The government-backed National Constituent Assembly announced on Tuesday evening (local time), April 2, that it has revoked parliamentary immunity for opposition leader Juan Guaidó. Diosado Cabello, the president of the Constituent Assembly, said that lawmakers agreed to a request from the Supreme Court of Justice (TSJ) to lift Guaidó’s immunity. As of Tuesday night, it is unclear if the government will attempt to arrest Guaidó. Public demonstrations in support of Guaidó or President Nicolás Maduro are possible in the coming days, particularly if the opposition leader is arrested. A heightened security presence is expected in the vicinity of all such demonstrations and clashes between protesters and security forces, as well as arrests, are likely.
Political tensions have remained high across Venezuela, particularly after a recent series of nationwide power outages that have caused disruptions to transportation, water distribution systems, and telecommunications services. The government has claimed outages have been caused by acts of "sabotage" carried out by the US; however, previous outages that had been blamed on attacks were later attributed to infrastructural deficiencies.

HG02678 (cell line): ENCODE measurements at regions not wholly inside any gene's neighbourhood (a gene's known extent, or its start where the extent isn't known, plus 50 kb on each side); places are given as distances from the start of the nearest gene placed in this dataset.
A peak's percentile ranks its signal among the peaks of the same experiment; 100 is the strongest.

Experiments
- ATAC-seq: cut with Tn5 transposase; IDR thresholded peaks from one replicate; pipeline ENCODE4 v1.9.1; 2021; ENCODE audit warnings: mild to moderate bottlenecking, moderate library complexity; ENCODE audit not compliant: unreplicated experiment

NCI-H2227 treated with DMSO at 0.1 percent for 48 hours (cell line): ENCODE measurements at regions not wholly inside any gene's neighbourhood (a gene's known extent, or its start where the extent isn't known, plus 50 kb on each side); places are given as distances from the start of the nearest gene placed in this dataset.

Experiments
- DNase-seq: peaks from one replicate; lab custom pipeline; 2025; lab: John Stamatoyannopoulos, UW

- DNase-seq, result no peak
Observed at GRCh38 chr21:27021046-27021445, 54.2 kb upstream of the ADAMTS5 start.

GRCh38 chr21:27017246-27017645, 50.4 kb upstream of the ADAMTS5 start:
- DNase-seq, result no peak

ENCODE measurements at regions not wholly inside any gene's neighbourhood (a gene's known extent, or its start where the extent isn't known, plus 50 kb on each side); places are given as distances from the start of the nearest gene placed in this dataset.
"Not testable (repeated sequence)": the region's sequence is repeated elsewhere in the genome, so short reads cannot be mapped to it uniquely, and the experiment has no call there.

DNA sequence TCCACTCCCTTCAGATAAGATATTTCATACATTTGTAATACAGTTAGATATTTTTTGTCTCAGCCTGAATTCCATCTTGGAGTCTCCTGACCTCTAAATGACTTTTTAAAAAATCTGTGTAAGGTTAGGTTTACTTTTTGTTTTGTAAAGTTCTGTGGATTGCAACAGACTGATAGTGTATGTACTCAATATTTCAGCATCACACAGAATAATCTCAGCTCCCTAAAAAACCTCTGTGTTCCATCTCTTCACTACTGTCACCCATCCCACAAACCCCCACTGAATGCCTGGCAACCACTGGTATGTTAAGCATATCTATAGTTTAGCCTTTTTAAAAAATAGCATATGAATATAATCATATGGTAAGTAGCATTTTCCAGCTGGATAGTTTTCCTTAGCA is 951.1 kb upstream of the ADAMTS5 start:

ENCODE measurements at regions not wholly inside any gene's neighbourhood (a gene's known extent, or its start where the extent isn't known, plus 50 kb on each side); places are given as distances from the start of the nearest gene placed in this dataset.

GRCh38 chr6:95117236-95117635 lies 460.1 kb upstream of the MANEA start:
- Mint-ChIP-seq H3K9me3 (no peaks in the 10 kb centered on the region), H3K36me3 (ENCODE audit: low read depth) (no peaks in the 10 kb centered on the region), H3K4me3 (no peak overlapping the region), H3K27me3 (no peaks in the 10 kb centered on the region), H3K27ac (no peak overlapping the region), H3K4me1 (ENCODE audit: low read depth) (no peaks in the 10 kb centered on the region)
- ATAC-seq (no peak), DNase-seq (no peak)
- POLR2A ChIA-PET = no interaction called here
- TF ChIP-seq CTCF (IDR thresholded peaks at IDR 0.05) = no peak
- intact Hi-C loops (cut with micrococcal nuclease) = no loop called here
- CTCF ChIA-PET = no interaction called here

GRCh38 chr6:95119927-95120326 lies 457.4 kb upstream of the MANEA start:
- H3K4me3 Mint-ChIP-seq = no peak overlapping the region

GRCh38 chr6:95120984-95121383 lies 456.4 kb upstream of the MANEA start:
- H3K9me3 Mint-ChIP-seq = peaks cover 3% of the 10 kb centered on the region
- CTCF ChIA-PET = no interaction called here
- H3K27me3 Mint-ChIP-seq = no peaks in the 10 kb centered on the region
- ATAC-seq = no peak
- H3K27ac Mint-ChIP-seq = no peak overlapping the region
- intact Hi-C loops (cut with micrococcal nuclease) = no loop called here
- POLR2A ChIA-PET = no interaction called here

Venezuela is experiencing an ongoing crisis spurred by President Nicolás Maduro's inauguration to a second term as president on January 10 following last year's contested election, prompting the National Assembly to declare a national emergency. At least 50 foreign governments, including the US, Canada, and Brazil, among others, have since recognized opposition leader Juan Guaidó as the interim head of state. Guaidó has reportedly coordinated several deliveries of humanitarian aid from neighboring states which have been blocked by the Maduro regime.
Individuals in Venezuela are advised to monitor developments to the situation, adhere to instructions issued by their home governments, keep battery-operated devices fully charged whenever possible, remain vigilant for criminal behavior and avoid conspicuous displays of wealth, refrain from discussing political topics in public or on social media, and avoid all public demonstrations due to the risk of violence and arrest. In addition, individuals are advised to be cautious when driving or crossing streets if traffic signals are not functional.
The security situation in Venezuela remains complex. Professional security advice and support should be sought prior to travel.
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